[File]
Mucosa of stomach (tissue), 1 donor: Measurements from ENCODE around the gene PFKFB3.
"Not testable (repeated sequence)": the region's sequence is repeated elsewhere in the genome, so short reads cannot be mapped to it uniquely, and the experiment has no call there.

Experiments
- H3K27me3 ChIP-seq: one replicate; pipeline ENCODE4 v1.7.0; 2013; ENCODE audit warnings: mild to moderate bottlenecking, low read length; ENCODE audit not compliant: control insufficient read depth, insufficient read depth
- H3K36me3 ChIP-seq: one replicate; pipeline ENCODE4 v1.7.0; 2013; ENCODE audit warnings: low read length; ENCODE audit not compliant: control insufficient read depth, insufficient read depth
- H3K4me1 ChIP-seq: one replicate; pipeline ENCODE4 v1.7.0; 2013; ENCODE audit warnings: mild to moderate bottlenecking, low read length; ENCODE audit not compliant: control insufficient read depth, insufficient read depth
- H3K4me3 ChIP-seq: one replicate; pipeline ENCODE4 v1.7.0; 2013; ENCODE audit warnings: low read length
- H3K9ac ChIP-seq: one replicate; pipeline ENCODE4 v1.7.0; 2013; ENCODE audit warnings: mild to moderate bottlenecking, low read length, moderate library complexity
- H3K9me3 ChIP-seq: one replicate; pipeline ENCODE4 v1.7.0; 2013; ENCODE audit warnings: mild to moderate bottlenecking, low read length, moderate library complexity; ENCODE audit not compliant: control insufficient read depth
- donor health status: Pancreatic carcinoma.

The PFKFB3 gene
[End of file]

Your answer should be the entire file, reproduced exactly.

Mucosa of stomach (tissue), 1 donor: Measurements from ENCODE around the gene PFKFB3.
"Not testable (repeated sequence)": the region's sequence is repeated elsewhere in the genome, so short reads cannot be mapped to it uniquely, and the experiment has no call there.

Experiments
- H3K27me3 ChIP-seq: one replicate; pipeline ENCODE4 v1.7.0; 2013; ENCODE audit warnings: mild to moderate bottlenecking, low read length; ENCODE audit not compliant: control insufficient read depth, insufficient read depth
- H3K36me3 ChIP-seq: one replicate; pipeline ENCODE4 v1.7.0; 2013; ENCODE audit warnings: low read length; ENCODE audit not compliant: control insufficient read depth, insufficient read depth
- H3K4me1 ChIP-seq: one replicate; pipeline ENCODE4 v1.7.0; 2013; ENCODE audit warnings: mild to moderate bottlenecking, low read length; ENCODE audit not compliant: control insufficient read depth, insufficient read depth
- H3K4me3 ChIP-seq: one replicate; pipeline ENCODE4 v1.7.0; 2013; ENCODE audit warnings: low read length
- H3K9ac ChIP-seq: one replicate; pipeline ENCODE4 v1.7.0; 2013; ENCODE audit warnings: mild to moderate bottlenecking, low read length, moderate library complexity
- H3K9me3 ChIP-seq: one replicate; pipeline ENCODE4 v1.7.0; 2013; ENCODE audit warnings: mild to moderate bottlenecking, low read length, moderate library complexity; ENCODE audit not compliant: control insufficient read depth
- donor health status: Pancreatic carcinoma.

The PFKFB3 gene